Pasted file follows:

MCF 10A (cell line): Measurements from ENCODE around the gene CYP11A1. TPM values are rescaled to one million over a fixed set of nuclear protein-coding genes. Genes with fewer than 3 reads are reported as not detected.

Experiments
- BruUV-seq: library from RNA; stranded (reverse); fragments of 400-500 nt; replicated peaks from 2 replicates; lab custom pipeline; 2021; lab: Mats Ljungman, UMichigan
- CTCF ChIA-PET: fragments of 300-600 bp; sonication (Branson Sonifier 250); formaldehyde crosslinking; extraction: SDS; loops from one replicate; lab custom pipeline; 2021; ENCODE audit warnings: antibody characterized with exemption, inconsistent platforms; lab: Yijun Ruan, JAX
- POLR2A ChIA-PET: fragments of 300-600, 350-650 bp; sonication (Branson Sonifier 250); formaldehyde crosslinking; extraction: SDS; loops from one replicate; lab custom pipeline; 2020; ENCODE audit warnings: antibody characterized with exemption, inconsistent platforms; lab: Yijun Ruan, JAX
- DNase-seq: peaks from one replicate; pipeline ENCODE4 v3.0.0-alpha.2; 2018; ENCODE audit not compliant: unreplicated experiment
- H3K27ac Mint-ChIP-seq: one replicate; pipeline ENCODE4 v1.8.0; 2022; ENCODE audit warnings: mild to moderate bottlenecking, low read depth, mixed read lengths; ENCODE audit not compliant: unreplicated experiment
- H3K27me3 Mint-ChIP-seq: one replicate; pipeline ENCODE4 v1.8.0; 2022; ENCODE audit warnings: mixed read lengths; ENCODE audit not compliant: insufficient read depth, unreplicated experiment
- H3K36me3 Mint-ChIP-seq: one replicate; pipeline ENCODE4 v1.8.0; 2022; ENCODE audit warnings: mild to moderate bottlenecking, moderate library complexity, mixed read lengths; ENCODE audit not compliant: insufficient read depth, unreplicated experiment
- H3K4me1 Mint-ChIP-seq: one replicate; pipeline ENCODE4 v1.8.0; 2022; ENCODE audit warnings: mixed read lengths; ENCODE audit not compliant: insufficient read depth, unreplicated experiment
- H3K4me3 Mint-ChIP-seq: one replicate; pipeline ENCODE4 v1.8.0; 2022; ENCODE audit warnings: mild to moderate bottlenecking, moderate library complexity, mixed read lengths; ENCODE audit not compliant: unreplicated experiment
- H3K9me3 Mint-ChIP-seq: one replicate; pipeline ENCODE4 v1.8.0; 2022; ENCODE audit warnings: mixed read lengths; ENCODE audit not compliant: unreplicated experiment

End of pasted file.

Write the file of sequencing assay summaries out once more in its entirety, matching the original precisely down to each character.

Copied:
MCF 10A (cell line): Measurements from ENCODE around the gene CYP11A1. TPM values are rescaled to one million over a fixed set of nuclear protein-coding genes. Genes with fewer than 3 reads are reported as not detected.

Experiments
- BruUV-seq: library from RNA; stranded (reverse); fragments of 400-500 nt; replicated peaks from 2 replicates; lab custom pipeline; 2021; lab: Mats Ljungman, UMichigan
- CTCF ChIA-PET: fragments of 300-600 bp; sonication (Branson Sonifier 250); formaldehyde crosslinking; extraction: SDS; loops from one replicate; lab custom pipeline; 2021; ENCODE audit warnings: antibody characterized with exemption, inconsistent platforms; lab: Yijun Ruan, JAX
- POLR2A ChIA-PET: fragments of 300-600, 350-650 bp; sonication (Branson Sonifier 250); formaldehyde crosslinking; extraction: SDS; loops from one replicate; lab custom pipeline; 2020; ENCODE audit warnings: antibody characterized with exemption, inconsistent platforms; lab: Yijun Ruan, JAX
- DNase-seq: peaks from one replicate; pipeline ENCODE4 v3.0.0-alpha.2; 2018; ENCODE audit not compliant: unreplicated experiment
- H3K27ac Mint-ChIP-seq: one replicate; pipeline ENCODE4 v1.8.0; 2022; ENCODE audit warnings: mild to moderate bottlenecking, low read depth, mixed read lengths; ENCODE audit not compliant: unreplicated experiment
- H3K27me3 Mint-ChIP-seq: one replicate; pipeline ENCODE4 v1.8.0; 2022; ENCODE audit warnings: mixed read lengths; ENCODE audit not compliant: insufficient read depth, unreplicated experiment
- H3K36me3 Mint-ChIP-seq: one replicate; pipeline ENCODE4 v1.8.0; 2022; ENCODE audit warnings: mild to moderate bottlenecking, moderate library complexity, mixed read lengths; ENCODE audit not compliant: insufficient read depth, unreplicated experiment
- H3K4me1 Mint-ChIP-seq: one replicate; pipeline ENCODE4 v1.8.0; 2022; ENCODE audit warnings: mixed read lengths; ENCODE audit not compliant: insufficient read depth, unreplicated experiment
- H3K4me3 Mint-ChIP-seq: one replicate; pipeline ENCODE4 v1.8.0; 2022; ENCODE audit warnings: mild to moderate bottlenecking, moderate library complexity, mixed read lengths; ENCODE audit not compliant: unreplicated experiment
- H3K9me3 Mint-ChIP-seq: one replicate; pipeline ENCODE4 v1.8.0; 2022; ENCODE audit warnings: mixed read lengths; ENCODE audit not compliant: unreplicated experiment